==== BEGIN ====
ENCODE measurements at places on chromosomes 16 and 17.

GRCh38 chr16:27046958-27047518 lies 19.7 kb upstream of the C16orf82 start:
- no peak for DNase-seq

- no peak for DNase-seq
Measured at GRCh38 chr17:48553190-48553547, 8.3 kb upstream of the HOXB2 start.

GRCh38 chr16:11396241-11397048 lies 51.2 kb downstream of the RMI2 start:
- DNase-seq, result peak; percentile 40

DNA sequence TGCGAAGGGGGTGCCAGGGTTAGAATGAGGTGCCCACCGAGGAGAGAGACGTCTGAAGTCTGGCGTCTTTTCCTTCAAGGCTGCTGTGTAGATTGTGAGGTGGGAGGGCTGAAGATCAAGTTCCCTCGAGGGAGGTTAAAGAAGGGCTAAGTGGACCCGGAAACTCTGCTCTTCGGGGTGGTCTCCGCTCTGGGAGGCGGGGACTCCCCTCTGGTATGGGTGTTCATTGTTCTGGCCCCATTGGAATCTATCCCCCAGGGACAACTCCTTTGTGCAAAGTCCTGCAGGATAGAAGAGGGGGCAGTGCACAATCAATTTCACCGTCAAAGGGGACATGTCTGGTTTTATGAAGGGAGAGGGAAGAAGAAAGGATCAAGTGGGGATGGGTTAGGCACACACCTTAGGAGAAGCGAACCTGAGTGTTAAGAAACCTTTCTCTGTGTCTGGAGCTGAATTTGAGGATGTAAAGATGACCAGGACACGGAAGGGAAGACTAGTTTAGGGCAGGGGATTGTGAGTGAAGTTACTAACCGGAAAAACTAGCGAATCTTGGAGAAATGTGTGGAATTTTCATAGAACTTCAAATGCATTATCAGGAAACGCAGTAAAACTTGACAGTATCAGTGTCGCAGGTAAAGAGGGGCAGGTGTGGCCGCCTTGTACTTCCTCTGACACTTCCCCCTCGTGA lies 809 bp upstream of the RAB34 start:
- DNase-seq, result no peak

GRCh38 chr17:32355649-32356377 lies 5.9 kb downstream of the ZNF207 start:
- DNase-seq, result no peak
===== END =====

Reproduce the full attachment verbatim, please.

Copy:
ENCODE measurements at places on chromosomes 16 and 17.

GRCh38 chr16:27046958-27047518 lies 19.7 kb upstream of the C16orf82 start:
- no peak for DNase-seq

- no peak for DNase-seq
Measured at GRCh38 chr17:48553190-48553547, 8.3 kb upstream of the HOXB2 start.

GRCh38 chr16:11396241-11397048 lies 51.2 kb downstream of the RMI2 start:
- DNase-seq, result peak; percentile 40

DNA sequence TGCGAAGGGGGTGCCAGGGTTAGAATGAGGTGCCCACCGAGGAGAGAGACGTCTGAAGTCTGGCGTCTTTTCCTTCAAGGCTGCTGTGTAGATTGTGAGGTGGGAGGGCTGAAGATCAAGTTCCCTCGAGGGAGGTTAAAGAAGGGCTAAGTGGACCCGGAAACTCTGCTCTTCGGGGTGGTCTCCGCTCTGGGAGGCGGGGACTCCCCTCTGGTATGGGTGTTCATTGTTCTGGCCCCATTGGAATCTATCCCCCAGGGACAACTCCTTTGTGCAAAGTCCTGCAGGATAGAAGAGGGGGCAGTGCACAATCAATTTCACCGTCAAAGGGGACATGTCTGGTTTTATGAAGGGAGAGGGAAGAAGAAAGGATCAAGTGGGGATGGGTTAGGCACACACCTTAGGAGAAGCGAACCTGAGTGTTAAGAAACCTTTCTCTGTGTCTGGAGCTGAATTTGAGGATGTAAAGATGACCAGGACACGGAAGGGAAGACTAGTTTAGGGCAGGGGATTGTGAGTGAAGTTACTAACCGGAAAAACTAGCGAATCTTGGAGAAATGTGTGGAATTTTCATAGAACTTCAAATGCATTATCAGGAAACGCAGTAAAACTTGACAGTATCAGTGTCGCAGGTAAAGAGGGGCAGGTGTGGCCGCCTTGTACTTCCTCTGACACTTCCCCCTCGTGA lies 809 bp upstream of the RAB34 start:
- DNase-seq, result no peak

GRCh38 chr17:32355649-32356377 lies 5.9 kb downstream of the ZNF207 start:
- DNase-seq, result no peak